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Domestic-violence law advanced by House panel
Democrats protest limits of measures
Question of the Day
A House panel passed a bill Tuesday to renew the nation's domestic-violence prevention law over objections of Democrats who said it didn't go far enough to protect certain groups and rolled back protections for others.
The bill to renew the Violence Against Women Act (VAWA) can now go to the House floor for a vote.
House Judiciary Committee Chairman Lamar Smith, Texas Republican, led the daylong session on the bill, which reauthorizes nearly $2 billion in spending over five years on the nation's primary program to protect victims of domestic violence and prosecute offenders.
"This legislation reauthorizes every single VAWA program at the same level as the Senate-passed reauthorization bill," said Mr. Smith, referring to the bill that passed the Senate on April 26 by a 68-31 vote.
Democrats, however, protested that the House Judiciary bill did not match the provisions of the Senate bill and represented a "war on women."
The House Judiciary bill rolls back vital protections to immigrant women and "totally omits protections" for other vulnerable groups, including Native Americans and gay, bisexual and transgender populations, said Rep. John Conyers Jr., Michigan Democrat. "This is a flat-out attack on women," he said.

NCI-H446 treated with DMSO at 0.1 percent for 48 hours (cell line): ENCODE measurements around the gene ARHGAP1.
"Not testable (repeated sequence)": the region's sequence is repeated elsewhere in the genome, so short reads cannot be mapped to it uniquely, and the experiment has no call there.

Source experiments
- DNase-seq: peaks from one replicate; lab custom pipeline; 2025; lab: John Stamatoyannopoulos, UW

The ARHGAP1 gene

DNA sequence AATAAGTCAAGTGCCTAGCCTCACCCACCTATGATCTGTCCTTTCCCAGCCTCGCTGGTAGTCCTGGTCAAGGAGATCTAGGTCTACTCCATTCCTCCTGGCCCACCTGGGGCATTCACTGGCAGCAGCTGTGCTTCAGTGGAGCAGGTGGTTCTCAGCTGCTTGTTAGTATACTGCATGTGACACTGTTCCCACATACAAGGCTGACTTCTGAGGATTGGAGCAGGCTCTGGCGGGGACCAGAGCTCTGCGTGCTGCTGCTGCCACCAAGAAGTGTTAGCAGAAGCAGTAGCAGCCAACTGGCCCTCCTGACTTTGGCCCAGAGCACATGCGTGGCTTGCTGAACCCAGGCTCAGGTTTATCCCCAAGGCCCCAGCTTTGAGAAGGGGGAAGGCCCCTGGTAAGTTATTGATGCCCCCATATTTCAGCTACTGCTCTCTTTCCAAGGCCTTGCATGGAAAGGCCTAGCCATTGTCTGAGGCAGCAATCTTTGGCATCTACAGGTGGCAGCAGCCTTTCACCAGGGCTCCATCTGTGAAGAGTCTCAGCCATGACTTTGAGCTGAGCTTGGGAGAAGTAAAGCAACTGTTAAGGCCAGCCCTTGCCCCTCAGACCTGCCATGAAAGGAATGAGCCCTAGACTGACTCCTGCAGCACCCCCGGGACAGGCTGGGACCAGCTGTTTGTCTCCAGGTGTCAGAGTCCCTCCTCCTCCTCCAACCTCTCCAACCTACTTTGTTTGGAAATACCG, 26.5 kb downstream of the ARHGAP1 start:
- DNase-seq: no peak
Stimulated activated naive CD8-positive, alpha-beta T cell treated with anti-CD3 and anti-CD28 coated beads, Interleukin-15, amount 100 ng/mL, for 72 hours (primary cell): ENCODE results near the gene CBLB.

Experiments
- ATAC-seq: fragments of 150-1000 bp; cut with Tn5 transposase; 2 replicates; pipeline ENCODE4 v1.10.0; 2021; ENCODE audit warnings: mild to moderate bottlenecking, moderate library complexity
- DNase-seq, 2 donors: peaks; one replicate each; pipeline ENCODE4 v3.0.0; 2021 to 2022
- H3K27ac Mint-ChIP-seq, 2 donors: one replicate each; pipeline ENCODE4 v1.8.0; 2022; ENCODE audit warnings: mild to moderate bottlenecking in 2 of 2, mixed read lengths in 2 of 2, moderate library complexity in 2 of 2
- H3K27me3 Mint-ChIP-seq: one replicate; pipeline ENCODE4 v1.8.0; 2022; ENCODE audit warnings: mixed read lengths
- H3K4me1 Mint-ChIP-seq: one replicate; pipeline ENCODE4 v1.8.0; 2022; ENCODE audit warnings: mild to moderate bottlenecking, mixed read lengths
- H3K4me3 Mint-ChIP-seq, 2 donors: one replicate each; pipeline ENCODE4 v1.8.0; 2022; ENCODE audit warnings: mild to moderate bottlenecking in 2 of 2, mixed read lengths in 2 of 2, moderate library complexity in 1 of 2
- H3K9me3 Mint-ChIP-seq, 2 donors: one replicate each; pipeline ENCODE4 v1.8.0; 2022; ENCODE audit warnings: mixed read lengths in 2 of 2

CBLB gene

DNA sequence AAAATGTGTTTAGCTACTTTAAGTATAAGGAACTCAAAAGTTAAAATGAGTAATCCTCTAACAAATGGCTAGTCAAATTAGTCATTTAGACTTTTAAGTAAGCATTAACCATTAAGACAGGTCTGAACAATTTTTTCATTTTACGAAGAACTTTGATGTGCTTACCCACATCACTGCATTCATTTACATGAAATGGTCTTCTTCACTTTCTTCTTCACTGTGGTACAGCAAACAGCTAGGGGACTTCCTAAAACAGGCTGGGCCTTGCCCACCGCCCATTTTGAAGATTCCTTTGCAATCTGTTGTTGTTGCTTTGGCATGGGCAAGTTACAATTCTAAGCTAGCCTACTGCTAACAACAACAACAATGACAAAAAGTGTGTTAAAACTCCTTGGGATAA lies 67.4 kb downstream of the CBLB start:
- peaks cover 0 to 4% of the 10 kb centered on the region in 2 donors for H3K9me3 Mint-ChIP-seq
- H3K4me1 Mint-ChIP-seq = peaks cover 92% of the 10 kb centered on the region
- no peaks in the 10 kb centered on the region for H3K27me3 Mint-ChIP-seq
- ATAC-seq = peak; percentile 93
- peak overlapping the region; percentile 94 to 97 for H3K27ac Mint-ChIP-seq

"This is indeed an attack on women," said Rep. Maxine Waters, California Democrat.
Rep. Sandy Adams, Florida Republican and lead author of the House Judiciary bill, explained how she personally experienced domestic violence and later addressed victims' needs as a deputy sheriff.
The House bill protects victims, sets stiffer penalties for offenders, addresses stalking and "cyberstalking," and deals with a massive backlog of untested rape kits that are needed for prosecutions, she said. This critical bill shouldn't be made "into a political talking point," Ms. Adams added.
Democratic efforts to change the bill, including several to specifically protect sexual minorities, failed. But there was one lighthearted moment.
An amendment offered by Rep. Ted Poe, Texas Republican, over a statute of limitations issue drew a lengthy discussion from both sides of the aisle. When Rep. Melvin L. Watt, North Carolina Democrat, offered an amendment to the amendment to stick with the original VAWA law, an agreement was struck. Members called for a roll-call vote just to prove that the Watt-amended Poe amendment passed 30-0.
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About the Author
Cheryl Wetzstein covers family and social issues as a national reporter for The Washington Times. She has been a reporter for three decades, working in New York City and Washington, D.C. Since joining The Washington Times in 1985, she has been a features writer, environmental and consumer affairs reporter, and assistant business editor.
Beginning in 1994, Mrs. Wetzstein worked exclusively ...
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